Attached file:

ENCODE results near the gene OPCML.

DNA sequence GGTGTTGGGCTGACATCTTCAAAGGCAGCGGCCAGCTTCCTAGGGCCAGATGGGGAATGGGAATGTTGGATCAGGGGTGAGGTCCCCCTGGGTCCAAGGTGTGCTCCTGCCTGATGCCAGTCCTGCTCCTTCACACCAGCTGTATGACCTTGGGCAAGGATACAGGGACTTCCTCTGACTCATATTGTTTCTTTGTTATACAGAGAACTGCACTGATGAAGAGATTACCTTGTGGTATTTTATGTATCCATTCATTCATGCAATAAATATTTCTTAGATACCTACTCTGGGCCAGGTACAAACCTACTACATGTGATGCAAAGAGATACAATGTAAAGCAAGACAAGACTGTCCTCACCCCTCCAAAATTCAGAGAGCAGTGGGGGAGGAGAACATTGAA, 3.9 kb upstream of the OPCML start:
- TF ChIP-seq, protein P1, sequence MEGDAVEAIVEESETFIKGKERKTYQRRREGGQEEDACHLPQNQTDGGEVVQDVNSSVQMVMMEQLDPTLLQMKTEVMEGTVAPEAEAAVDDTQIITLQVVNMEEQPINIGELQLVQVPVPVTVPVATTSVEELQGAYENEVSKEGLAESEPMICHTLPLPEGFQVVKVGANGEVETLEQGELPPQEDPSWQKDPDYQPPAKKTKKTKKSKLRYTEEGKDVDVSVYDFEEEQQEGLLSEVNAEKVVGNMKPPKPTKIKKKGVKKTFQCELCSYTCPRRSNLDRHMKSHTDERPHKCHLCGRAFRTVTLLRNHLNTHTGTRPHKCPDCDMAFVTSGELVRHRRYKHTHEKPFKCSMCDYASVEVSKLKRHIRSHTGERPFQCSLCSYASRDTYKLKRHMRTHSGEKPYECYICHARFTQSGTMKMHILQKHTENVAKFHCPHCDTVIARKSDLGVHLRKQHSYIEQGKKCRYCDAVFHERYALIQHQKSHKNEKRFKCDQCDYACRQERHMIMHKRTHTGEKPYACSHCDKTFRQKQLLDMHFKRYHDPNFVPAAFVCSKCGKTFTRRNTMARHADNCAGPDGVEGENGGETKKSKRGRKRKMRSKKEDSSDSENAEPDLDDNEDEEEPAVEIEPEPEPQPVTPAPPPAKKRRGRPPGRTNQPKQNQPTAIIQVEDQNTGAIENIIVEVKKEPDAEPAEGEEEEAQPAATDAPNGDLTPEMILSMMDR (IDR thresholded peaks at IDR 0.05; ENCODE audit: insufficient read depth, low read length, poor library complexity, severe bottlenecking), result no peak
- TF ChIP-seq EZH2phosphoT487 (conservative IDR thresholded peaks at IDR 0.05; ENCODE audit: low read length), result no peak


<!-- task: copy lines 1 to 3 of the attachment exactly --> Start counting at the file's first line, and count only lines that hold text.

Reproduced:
ENCODE results near the gene OPCML.

DNA sequence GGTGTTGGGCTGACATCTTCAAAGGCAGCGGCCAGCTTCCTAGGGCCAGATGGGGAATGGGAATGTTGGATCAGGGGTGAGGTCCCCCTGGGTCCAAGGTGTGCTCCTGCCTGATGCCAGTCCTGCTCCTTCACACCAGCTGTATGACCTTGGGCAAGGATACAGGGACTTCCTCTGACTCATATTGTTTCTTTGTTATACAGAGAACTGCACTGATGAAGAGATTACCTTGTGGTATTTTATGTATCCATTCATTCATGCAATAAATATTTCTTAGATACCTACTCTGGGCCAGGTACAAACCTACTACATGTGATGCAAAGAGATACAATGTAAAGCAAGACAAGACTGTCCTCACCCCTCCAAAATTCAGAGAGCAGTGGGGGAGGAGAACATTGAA, 3.9 kb upstream of the OPCML start:
- TF ChIP-seq, protein P1, sequence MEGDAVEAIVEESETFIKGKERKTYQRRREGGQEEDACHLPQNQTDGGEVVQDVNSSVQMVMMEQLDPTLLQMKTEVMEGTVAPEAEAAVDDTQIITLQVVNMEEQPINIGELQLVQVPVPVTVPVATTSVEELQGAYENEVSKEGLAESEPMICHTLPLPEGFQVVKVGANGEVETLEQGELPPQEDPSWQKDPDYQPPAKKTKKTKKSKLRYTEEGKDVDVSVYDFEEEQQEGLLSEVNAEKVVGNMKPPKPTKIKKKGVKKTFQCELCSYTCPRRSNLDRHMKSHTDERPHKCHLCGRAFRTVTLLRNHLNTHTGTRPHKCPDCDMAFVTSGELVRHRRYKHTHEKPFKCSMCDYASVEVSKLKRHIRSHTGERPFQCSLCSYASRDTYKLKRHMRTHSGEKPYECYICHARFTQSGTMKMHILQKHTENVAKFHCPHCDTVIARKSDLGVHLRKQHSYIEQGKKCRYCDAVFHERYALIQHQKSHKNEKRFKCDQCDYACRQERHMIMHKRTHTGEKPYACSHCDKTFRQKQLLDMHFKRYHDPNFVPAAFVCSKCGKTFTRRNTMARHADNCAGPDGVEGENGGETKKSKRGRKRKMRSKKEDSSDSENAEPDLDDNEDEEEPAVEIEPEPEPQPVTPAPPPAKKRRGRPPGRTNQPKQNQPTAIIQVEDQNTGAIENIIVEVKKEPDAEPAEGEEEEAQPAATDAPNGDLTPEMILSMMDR (IDR thresholded peaks at IDR 0.05; ENCODE audit: insufficient read depth, low read length, poor library complexity, severe bottlenecking), result no peak